If you are looking for some where to take a walk in the Vale of Pewsey then the Kennet & Avon Canal is the place to go. With some great walks and pubs along the way what more could be asked from on a summers day.
1723: The Kennet Navigation was opened.
1727: The River Avon was made navigable between Bath and Bristol.
1810: The 57-mile long canal joining these two separate river navigations was completed.
1846: The Kennet and Avon Canal Company submitted a bill to develop the London, Newbury and Bath Railway along the line of the canal.
1852: The Great Western Railway Company took over the running of the canal from the Kennet & Avon Canal Company.
1950’s: One stretch of the canal was closed when some of the locks fell into a dangerous condition. Kennet & Avon Canal Association was formed, later to become The Kennet and Avon Canal Trust.
1956: The Kennet and Avon Canal Association successfully petitioned against closure of the canal.
1961: The Inland Waterway Redevelopment Committee recommended that restoration work on the canal should begin.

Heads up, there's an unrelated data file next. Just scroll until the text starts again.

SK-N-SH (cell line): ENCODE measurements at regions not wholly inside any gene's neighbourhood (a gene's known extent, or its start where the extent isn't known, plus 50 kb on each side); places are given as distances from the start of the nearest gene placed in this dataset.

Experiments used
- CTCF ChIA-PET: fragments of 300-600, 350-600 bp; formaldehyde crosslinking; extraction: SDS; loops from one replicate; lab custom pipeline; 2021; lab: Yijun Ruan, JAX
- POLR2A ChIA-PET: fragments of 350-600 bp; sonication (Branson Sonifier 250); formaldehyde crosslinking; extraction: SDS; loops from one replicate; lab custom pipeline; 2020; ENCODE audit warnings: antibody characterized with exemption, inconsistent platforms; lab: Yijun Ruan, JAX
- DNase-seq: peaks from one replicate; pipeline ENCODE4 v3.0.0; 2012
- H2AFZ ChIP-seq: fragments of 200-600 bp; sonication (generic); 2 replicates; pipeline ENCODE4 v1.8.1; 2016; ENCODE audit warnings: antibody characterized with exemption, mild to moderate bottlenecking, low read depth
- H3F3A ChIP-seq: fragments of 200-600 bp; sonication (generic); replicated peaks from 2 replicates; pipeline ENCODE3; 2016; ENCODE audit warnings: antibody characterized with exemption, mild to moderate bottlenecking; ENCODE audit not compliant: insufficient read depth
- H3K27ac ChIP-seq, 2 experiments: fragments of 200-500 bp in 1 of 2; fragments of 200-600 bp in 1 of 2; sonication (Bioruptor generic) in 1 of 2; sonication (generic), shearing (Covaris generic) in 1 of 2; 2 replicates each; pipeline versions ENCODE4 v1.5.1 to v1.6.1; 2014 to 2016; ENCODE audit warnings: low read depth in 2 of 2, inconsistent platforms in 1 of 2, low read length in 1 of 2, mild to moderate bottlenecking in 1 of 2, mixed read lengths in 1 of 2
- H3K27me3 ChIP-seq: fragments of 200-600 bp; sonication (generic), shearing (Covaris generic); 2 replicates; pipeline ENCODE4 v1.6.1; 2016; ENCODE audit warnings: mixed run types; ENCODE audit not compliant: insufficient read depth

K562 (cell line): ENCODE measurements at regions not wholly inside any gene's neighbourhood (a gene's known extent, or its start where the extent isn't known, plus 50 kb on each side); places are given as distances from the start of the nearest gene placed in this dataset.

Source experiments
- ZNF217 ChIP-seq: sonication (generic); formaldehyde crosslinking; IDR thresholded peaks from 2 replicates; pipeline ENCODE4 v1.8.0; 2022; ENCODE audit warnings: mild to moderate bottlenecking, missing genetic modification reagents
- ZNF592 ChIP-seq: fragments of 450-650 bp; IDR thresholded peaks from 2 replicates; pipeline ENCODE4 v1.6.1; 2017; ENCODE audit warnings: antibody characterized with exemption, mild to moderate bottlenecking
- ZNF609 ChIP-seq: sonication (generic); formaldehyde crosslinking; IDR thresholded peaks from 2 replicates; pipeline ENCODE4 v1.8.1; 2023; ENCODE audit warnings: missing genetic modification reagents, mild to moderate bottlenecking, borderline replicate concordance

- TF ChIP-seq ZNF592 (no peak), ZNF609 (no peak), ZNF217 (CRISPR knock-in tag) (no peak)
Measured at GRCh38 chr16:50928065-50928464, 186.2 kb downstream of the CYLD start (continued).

1963: The newly-formed British Waterways Board took over responsibility for the canal.
1960’s and 1970’s: Extensive repair and restoration works were undertaken.
1990: HM the Queen declared the 87-mile canal reopened to navigation.
Located south of Durley , the path of the Kennet and Avon Canal is forced to go under the railway and road and come out near Burbage Warf. Bruce Tunnel is 502 yards long and has the largest bore of any canal tunnel in England. Construction began in 1805 and was completed in July 1809. The two entrances to the tunnel are identical and are built of the same red brick capped with Bath stone. At both ends there are large plaques above the tunnel cut from Bristol pennant stone. The plaque on the west end is blank but the right end has an inscription written in Roman lettering which reads;
The Kennet and Avon Canal Company
Inscribe this TUNNEL with the Name of BRUCE
In testimony of the Gratitude for the uniform and effectual Support of The Right Honourable THOMAS BRUCE EARL of AILESBURY and CHARLESS LORD BRUCE his Son through the Progress of this great National Work by which a direct communication by Water was opened between the cities of LONDON and BRISTOL ANNO DOMINI 1810.